Rod Stewart is the perfect blend of crass and class, of manic energy and baleful stares.

Through he personifies all the qualities of his music, it wasn't until "A Night on the Town" (Warner Brothers BSK 3116) that Stewart put together a totally consistent album. Examining his work since he left the Jeff Beck Group, one finds some true mile-stones (mosst all of which are collected on two double-record packages of greatest hits: "Rod Stewart's Greate st Hits, Vol. 1 and Vol. 2 - Mercury SRM-2-7507 and 7509) but each solo album had enough gaps to make the listener wary of his ability to sustain quality.

No more. "A Night on the Town" stood head and shoulders above its predecessors and "Foot Loose and Fancy Free" (Warner Brothers BSK 3092) is a worthy successor. Once again, Tom Dowd is at the control boards mixing just enough raunch into jumpers like "Hot Legs" (which sounds like Son of "Stay With Me")and "Born Loose" and just enough plaintiveness into ballads like "You're in My Heart."

Stewart's confidence is now ingrained in his delivery, and what once occasionally sounded like artificial: bluster is now undiluted power.

Another plus on "Foot Loose and Fancy Free" is his band. Stewart has a history of competent but sloppy sidemen.That culminated in a verbal slap at the Faces after he left them for good and a vow to put together a semi-permanent touring group that could match his own talented abandon.

This album's musical core consists of guitarist Jim Cregan, bassist Phil Chen, John Jarvis on keyboards and drummer Carmen Appice. Appice has also played with Jeff Beck (though not at the same time with Stewart) and originally was the rhythm behind Vanilla Fudge. Not surprisingly, his best effort on "Foot Loose and Fancy Free" is a second remake of "You Keep Me Hanging On" with former Vanilla Fudge leader Mark Stein singing backup vocals. Dowd and arranger Del Newman turn this one into a concerto for funk and orchestra but it's all in good fun.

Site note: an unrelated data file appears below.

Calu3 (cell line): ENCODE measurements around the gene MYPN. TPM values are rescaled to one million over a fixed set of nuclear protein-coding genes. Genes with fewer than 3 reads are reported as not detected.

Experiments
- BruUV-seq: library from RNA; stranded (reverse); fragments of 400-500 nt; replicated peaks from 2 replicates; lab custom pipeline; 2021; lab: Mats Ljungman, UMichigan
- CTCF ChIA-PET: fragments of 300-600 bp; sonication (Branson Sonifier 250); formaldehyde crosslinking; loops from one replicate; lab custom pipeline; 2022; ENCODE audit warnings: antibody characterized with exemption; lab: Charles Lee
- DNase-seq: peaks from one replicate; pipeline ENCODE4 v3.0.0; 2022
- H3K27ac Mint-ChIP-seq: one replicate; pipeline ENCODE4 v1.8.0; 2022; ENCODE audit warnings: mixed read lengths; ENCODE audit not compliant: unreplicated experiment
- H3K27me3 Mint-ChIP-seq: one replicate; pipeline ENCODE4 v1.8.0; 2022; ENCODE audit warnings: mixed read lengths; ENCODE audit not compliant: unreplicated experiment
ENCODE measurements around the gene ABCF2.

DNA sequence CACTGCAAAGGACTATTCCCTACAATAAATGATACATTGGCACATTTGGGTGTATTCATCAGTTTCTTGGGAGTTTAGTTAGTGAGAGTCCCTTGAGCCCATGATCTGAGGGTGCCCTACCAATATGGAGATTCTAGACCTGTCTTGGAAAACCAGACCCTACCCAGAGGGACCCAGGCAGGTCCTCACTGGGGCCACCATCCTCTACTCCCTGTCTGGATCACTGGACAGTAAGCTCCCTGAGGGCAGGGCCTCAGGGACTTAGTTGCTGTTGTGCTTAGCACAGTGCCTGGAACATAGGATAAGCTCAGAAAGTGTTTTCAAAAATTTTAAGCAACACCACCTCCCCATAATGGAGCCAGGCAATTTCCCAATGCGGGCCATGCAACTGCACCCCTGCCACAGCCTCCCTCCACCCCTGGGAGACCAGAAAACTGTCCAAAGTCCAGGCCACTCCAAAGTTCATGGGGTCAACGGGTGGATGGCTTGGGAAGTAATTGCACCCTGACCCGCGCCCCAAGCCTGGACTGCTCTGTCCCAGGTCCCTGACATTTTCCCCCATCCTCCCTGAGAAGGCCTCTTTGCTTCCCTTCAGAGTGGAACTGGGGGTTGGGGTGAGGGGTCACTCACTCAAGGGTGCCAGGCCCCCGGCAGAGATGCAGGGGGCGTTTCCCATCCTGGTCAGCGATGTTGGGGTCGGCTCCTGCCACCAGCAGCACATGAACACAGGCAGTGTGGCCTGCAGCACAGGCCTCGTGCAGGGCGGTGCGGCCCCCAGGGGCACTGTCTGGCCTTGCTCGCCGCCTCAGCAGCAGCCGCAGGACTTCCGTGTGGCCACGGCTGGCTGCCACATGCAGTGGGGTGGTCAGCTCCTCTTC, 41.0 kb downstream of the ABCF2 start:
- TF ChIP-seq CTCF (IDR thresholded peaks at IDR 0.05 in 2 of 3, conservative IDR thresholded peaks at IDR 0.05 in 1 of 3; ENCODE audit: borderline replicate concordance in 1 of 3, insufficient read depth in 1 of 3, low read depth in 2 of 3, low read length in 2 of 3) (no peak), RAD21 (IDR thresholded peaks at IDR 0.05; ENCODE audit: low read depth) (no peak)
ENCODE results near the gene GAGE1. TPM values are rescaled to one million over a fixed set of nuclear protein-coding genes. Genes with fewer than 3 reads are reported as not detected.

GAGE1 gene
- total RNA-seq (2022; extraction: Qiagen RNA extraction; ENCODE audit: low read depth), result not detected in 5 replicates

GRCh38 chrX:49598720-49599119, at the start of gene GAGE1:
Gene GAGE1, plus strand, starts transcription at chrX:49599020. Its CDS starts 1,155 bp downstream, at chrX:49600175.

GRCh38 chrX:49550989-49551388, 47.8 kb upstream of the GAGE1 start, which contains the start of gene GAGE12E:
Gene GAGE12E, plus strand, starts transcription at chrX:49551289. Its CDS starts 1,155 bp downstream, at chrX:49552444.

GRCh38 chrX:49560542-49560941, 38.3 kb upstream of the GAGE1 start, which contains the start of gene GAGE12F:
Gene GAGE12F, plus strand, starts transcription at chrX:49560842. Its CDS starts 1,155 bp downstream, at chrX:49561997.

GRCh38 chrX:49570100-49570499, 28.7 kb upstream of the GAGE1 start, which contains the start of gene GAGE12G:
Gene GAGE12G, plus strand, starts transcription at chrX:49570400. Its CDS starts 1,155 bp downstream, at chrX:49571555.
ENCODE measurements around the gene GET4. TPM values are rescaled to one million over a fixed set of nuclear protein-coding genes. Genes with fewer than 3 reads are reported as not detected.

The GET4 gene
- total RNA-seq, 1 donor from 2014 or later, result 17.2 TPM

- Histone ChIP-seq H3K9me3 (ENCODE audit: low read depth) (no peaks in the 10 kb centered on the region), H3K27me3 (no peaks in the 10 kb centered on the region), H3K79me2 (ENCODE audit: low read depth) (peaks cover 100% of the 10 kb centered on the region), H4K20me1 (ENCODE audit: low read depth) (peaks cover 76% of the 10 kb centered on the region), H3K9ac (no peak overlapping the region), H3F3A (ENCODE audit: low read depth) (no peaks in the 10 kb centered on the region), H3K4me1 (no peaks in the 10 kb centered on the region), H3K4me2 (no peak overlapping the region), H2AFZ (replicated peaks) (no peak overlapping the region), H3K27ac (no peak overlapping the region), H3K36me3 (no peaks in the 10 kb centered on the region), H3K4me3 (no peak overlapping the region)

Also picking up some credits are pianist Nicky Hopkins, session guitar whiz Steve Cropper, former Seatrain violinist Richard Greene - who turns in a tasteful performance on "You're in My Heart" - and the ageless John Mayall, whose harmonica provides the ball bearings on which "Born Loose" rolls.

Dowd is more spare in his use of strings than in the past but there is plenty of natural sentiment; most notably Stewart's raspingly moving cover of Luther Ingram's chartmaker "(If Loving You Is Wrong) I Don't Wanna Be Right" and the bitter but evocative "You Got a Nerve."

Unlike "A Night on the Town," "Foot Loose and Fancy Free" has no one tune that leaps off the vinyl and screams "hit" ("I Was Only Joking." "Hot Legs," and "You're in My Heart" sort of whisper it). Overall, though, this new release is more subtle and more reliant on fundamentals for its strength.